Re(2): Re(2): thoughts on domes and markets

Kirby Urner writes:

> I'm looking foward to something closer to what 
> Bucky Fuller dreamed about, from the aerospace 
> lineage, not really from the post and lintel home 
> builders tradition at all (the Witchita House 
> came from an aircraft hanger).

Then, you may be interested in this item recently posted to the DomeHome

The local newsweekly, Nashville Business Journal ran a story in its
December 18-24 issue about a company (Max Power Aerospace) that's taking
old Boeing 727 hulls and turning them into houses. They've actually filed
for a patent.

Because of the different kinds of metals and other materials used, it's
not easy to recycle them; and though not flightworthy, they're still
weathertight. They've drawn up plans for turning them into
1,250-square-foot houses that sit on pedestals up to 30 feet off the
ground. The pedestal column incorporates a 10-foot-diameter gear and four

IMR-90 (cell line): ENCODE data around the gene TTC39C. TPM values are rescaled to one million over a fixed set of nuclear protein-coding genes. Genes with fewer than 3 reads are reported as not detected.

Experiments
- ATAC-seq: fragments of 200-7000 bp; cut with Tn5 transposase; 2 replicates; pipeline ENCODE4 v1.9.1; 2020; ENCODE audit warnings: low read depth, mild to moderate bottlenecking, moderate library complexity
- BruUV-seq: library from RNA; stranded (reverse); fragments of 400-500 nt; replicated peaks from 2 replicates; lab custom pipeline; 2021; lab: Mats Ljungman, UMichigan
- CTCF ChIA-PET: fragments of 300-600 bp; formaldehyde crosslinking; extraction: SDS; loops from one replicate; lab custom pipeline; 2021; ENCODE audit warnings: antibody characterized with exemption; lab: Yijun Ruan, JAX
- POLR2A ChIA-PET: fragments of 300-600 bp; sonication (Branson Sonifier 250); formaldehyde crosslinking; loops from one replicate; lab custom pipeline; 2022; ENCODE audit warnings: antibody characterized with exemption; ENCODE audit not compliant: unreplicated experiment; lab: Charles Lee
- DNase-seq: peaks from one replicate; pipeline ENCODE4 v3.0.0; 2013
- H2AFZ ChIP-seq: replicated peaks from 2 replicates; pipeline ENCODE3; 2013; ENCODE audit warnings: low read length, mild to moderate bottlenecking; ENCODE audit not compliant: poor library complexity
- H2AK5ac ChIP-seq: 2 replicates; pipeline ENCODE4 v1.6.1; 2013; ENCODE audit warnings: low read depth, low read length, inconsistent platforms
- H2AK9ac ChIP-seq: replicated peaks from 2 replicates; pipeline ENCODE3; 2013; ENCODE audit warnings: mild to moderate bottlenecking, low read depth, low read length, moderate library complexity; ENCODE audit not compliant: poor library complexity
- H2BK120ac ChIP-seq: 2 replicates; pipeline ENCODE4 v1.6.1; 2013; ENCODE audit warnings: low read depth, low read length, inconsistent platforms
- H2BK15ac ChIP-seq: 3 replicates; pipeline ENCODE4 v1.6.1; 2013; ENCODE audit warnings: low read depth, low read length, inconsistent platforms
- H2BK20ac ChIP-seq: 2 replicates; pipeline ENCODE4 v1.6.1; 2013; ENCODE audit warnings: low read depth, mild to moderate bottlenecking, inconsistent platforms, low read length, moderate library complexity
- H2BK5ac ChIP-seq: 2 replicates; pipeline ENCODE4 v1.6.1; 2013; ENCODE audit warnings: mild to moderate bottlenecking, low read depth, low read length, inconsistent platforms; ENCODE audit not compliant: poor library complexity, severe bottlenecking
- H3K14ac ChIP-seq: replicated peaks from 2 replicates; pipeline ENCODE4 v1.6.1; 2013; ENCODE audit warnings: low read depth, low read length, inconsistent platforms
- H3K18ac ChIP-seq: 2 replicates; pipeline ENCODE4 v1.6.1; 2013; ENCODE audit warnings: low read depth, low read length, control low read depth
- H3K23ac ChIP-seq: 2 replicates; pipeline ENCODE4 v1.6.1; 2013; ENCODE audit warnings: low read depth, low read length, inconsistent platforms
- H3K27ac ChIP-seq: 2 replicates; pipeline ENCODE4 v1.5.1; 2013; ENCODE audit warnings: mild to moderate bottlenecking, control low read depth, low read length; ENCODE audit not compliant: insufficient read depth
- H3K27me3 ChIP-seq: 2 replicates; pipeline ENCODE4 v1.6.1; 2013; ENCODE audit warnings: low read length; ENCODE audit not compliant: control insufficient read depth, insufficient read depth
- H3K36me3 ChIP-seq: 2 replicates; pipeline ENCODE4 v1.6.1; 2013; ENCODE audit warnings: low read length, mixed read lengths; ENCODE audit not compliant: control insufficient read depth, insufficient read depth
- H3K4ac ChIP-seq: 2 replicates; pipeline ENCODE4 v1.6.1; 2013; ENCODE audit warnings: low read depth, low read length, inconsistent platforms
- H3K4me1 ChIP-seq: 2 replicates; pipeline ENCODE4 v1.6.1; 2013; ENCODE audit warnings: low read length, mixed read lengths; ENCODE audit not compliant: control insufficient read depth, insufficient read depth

motors so that the housecraft can rotate. (The gearing is such that it
ensures smooth starts and stops, and the controls are inside the house.)
It can handle winds up to 228 mph. 

The house they've designed has three bedrooms, two baths, a kitchen,
dining room and living room, and each wing gives the house 650 square feet
of deck space. The price for the home, "nicely decorated," with hardwood
floors, is $290,000.

The designer is Robert Mather, of Moodus, Connecticut. The homes are
designed to be set up as fancy vacation homes in remote locations like the
Florida keys. They're expected to hold up well in hurricanes. A prototype
(expected to cost $500,000) is being finished at the Smyrna, Tennessee,

(I'll try to sneak down there sometimes with my long lens and take some


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